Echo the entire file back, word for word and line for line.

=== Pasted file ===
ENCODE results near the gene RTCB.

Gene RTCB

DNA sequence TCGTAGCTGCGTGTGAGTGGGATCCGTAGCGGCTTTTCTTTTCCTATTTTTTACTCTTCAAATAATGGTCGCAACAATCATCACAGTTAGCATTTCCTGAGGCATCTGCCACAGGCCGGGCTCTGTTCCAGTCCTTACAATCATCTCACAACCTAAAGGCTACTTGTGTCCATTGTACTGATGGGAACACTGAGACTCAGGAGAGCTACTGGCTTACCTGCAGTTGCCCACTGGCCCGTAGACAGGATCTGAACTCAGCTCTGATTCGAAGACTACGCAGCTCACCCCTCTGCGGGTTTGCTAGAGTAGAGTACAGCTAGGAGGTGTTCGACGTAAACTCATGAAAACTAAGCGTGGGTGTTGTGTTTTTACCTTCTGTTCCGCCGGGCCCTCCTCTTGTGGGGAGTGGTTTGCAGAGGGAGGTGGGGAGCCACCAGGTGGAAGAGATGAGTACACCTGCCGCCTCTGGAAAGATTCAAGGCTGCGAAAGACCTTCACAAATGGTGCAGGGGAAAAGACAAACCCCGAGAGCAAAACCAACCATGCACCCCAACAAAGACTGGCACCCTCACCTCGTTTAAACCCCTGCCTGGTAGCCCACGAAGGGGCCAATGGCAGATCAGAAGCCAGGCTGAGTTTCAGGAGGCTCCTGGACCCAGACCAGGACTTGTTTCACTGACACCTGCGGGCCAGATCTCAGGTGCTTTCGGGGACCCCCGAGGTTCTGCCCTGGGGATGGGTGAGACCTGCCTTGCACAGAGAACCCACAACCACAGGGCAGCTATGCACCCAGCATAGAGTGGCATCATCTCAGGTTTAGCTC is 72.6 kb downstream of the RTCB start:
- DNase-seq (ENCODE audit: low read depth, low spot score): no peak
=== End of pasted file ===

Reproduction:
ENCODE results near the gene RTCB.

Gene RTCB

DNA sequence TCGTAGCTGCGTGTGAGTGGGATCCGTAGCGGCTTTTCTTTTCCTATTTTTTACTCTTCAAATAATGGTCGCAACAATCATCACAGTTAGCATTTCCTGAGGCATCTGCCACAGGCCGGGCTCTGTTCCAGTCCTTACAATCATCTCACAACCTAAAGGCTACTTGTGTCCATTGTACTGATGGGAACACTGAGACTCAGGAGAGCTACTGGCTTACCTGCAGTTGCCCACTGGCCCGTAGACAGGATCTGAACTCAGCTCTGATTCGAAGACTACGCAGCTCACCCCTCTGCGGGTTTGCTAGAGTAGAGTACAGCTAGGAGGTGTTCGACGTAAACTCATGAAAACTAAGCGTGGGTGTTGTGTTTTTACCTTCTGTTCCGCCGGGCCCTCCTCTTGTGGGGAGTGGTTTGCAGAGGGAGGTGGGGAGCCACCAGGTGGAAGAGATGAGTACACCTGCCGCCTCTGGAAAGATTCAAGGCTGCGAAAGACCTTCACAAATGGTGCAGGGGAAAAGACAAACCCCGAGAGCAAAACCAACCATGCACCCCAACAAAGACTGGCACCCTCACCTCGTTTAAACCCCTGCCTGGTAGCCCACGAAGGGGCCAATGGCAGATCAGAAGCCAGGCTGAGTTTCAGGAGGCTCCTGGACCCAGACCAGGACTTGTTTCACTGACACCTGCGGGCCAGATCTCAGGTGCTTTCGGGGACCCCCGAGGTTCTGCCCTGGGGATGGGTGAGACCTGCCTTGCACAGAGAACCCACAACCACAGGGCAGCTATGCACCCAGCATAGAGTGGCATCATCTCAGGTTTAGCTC is 72.6 kb downstream of the RTCB start:
- DNase-seq (ENCODE audit: low read depth, low spot score): no peak